• Banning smartphones. Katharine Birbalsingh, head at Michaela Community School and education commentator, published an interesting article in the Daily Telegraph explaining how she’d gone about banning smartphones in school and what a liberating effect this had had
  • CPD Consultation. The Chartered College and partners launched a consultation on access to and the quality of continuing professional development for teachers with responses due by 29 October

Tweets(s) of the week

  • “I am determined to be a teacher for the rest of my working life. But I’ll never be half as enthusiastic about it as some of the people who have stopped doing it but tweet how great it is” - @oldandrewuk
  • “For some years now I’ve been of the opinion that while lesson observations can be useful learning opportunities, the person doing the observation learns far more than the person being observed” - @DavidDidau
  • “iPhones are to blame to nursery teachers being too embarrassed to sing to children, senior Ofsted figure says” - @geomr
  • “Keep your colleagues close but your stationary closer” - @MollieR_E
  • “I never have and never will understand breakfast meetings. So I don’t do them. Is it something from the 80’s?” - @suzanne_moore

Other stories of the week

  • Alcohol limits. There’s been quite a bit of coverage in the media recently highlighting the fact that young people are turning their backs on alcohol in favour of a healthier lifestyle. Specifically the number of 16-24 year olds who have given up on booze has risen 10% between 2005 and 2015 according to the latest figures.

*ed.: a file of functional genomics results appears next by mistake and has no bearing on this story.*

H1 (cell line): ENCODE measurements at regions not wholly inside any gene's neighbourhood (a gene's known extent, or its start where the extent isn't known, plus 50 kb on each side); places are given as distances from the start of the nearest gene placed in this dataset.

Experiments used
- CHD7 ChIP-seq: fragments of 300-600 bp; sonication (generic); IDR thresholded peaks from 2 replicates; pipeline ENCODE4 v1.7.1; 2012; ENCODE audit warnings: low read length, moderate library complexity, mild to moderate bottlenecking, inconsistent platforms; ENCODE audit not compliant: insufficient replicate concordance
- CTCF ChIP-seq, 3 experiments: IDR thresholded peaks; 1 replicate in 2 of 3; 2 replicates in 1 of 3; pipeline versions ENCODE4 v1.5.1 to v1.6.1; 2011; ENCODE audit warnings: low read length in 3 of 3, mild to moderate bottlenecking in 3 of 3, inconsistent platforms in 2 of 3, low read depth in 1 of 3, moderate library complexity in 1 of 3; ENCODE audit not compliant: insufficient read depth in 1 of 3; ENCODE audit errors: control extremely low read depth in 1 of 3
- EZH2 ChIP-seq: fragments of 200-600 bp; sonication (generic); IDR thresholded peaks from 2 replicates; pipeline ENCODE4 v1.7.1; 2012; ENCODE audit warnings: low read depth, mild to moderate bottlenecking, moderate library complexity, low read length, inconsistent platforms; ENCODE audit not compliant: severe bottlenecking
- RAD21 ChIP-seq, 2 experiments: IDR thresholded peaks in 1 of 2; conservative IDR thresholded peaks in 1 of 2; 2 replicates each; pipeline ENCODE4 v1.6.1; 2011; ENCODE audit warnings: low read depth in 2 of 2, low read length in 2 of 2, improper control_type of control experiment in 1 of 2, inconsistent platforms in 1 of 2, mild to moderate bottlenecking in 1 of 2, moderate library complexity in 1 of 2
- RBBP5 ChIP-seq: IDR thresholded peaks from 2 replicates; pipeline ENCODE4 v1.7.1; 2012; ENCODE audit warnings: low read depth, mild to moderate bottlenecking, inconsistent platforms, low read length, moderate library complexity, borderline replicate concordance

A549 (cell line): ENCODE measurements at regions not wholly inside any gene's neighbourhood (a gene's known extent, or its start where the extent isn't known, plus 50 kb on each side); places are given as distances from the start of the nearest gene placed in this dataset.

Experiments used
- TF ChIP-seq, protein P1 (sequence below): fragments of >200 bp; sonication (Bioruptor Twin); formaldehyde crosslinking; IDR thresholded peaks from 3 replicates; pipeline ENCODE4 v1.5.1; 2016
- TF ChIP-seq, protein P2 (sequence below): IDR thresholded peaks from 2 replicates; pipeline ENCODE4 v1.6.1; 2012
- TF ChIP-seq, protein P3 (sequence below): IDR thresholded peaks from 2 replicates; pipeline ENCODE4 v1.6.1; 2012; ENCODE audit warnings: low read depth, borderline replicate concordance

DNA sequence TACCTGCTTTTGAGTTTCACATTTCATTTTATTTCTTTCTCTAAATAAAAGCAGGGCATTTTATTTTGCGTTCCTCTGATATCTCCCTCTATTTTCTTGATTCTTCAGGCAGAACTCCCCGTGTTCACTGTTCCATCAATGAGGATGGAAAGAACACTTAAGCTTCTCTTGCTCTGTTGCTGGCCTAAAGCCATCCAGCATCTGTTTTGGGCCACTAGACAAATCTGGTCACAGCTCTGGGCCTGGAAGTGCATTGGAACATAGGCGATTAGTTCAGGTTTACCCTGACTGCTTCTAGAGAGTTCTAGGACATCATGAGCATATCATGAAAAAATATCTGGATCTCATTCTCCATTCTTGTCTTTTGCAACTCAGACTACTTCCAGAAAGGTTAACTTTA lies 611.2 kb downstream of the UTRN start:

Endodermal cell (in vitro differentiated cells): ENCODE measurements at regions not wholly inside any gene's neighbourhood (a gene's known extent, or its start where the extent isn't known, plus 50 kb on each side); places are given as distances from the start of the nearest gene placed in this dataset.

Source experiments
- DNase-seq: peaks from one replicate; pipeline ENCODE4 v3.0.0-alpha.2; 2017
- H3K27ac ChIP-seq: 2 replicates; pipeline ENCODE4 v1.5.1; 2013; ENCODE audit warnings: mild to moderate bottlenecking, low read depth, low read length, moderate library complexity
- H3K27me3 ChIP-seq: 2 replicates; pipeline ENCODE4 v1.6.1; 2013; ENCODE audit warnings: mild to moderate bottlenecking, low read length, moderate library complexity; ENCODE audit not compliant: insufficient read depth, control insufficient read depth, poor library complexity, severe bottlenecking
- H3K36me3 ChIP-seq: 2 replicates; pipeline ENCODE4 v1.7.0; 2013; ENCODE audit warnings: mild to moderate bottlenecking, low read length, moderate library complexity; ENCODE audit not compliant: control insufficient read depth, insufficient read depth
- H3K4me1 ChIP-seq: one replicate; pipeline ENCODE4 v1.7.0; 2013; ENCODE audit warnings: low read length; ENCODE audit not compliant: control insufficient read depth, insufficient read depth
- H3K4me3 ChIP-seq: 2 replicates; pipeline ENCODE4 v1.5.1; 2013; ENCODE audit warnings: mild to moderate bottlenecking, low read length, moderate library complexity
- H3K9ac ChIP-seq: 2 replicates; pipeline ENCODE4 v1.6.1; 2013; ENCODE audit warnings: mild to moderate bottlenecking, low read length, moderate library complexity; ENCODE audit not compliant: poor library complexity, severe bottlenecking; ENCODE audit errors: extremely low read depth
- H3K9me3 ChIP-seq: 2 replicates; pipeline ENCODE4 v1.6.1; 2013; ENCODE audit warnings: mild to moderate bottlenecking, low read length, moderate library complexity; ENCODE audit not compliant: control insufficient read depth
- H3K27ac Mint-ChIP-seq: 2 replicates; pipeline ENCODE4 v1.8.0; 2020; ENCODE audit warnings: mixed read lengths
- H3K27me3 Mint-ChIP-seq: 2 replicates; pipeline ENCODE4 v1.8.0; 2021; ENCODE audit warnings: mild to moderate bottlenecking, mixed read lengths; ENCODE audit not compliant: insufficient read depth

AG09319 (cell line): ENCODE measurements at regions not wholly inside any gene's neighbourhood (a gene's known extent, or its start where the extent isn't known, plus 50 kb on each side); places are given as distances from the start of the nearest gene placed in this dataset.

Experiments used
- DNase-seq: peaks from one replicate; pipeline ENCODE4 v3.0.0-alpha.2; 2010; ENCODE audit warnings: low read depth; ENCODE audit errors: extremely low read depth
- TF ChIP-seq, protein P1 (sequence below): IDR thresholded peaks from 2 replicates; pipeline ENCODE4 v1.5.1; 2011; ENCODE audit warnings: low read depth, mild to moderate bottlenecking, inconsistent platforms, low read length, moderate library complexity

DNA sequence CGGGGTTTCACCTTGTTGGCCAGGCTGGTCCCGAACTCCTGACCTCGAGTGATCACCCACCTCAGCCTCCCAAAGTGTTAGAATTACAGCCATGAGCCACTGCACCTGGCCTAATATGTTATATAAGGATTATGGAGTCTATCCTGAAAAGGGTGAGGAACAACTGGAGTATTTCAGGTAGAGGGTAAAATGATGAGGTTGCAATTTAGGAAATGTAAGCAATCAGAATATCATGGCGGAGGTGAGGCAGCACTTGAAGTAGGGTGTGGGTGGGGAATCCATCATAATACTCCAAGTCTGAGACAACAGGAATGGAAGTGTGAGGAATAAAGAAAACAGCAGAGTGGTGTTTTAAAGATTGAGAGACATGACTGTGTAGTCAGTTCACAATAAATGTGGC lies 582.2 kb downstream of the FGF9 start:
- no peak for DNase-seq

• Women in science. This week has seen the latest Ada Lovelace Day. Although born in the 19th century, Ada became a pioneer for maths and computing science and is renowned for creating the world’s first algorithm. Her achievements are recognised in the annual Ada Lovelace Day, the second Tuesday in October and were the subject of an interesting article in The Guardian this week by an Imperial College researcher looking at how women in science had fared since Ada’s time.

Quote(s) of the week

  • “We need to improve our performance”” – the DfE’s Permanent Secretary responds to criticisms about the use of inaccurate statistics in some of the Dept’s claims 
  • “Talent and potential are evenly spread but opportunities sometimes aren’t’ – the Education Secretary announces a support package for the North East